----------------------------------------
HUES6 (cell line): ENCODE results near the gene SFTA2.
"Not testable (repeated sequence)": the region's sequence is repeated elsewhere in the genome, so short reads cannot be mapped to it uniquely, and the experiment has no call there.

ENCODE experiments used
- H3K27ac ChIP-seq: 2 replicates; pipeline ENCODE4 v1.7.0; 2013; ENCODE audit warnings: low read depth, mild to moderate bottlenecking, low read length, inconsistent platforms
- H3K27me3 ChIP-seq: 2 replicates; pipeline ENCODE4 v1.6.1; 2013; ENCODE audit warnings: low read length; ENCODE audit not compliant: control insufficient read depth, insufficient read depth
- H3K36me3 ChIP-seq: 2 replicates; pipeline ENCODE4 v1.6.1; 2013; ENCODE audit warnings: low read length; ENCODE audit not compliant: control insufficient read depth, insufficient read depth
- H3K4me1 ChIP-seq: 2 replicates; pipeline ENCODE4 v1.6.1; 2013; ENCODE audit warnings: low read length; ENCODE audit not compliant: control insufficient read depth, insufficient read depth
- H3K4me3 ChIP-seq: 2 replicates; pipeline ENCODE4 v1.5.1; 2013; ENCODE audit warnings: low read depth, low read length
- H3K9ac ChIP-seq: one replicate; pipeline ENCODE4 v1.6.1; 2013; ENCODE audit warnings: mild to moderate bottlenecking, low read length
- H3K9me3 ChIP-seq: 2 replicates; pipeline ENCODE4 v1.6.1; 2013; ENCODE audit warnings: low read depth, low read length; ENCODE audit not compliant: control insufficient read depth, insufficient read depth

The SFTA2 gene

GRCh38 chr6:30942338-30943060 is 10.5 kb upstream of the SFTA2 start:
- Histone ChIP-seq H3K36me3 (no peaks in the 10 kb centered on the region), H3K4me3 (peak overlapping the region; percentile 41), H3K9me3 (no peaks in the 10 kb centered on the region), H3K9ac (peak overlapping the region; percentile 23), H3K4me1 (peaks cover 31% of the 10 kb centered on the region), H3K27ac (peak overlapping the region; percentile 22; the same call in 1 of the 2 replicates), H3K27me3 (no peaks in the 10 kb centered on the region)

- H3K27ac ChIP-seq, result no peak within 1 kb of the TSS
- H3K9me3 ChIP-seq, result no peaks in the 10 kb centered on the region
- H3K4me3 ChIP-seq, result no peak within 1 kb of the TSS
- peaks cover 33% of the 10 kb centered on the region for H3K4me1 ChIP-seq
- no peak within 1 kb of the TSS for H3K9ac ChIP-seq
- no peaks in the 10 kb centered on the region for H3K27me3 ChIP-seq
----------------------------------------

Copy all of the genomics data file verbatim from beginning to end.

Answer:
HUES6 (cell line): ENCODE results near the gene SFTA2.
"Not testable (repeated sequence)": the region's sequence is repeated elsewhere in the genome, so short reads cannot be mapped to it uniquely, and the experiment has no call there.

ENCODE experiments used
- H3K27ac ChIP-seq: 2 replicates; pipeline ENCODE4 v1.7.0; 2013; ENCODE audit warnings: low read depth, mild to moderate bottlenecking, low read length, inconsistent platforms
- H3K27me3 ChIP-seq: 2 replicates; pipeline ENCODE4 v1.6.1; 2013; ENCODE audit warnings: low read length; ENCODE audit not compliant: control insufficient read depth, insufficient read depth
- H3K36me3 ChIP-seq: 2 replicates; pipeline ENCODE4 v1.6.1; 2013; ENCODE audit warnings: low read length; ENCODE audit not compliant: control insufficient read depth, insufficient read depth
- H3K4me1 ChIP-seq: 2 replicates; pipeline ENCODE4 v1.6.1; 2013; ENCODE audit warnings: low read length; ENCODE audit not compliant: control insufficient read depth, insufficient read depth
- H3K4me3 ChIP-seq: 2 replicates; pipeline ENCODE4 v1.5.1; 2013; ENCODE audit warnings: low read depth, low read length
- H3K9ac ChIP-seq: one replicate; pipeline ENCODE4 v1.6.1; 2013; ENCODE audit warnings: mild to moderate bottlenecking, low read length
- H3K9me3 ChIP-seq: 2 replicates; pipeline ENCODE4 v1.6.1; 2013; ENCODE audit warnings: low read depth, low read length; ENCODE audit not compliant: control insufficient read depth, insufficient read depth

The SFTA2 gene

GRCh38 chr6:30942338-30943060 is 10.5 kb upstream of the SFTA2 start:
- Histone ChIP-seq H3K36me3 (no peaks in the 10 kb centered on the region), H3K4me3 (peak overlapping the region; percentile 41), H3K9me3 (no peaks in the 10 kb centered on the region), H3K9ac (peak overlapping the region; percentile 23), H3K4me1 (peaks cover 31% of the 10 kb centered on the region), H3K27ac (peak overlapping the region; percentile 22; the same call in 1 of the 2 replicates), H3K27me3 (no peaks in the 10 kb centered on the region)

- H3K27ac ChIP-seq, result no peak within 1 kb of the TSS
- H3K9me3 ChIP-seq, result no peaks in the 10 kb centered on the region
- H3K4me3 ChIP-seq, result no peak within 1 kb of the TSS
- peaks cover 33% of the 10 kb centered on the region for H3K4me1 ChIP-seq
- no peak within 1 kb of the TSS for H3K9ac ChIP-seq
- no peaks in the 10 kb centered on the region for H3K27me3 ChIP-seq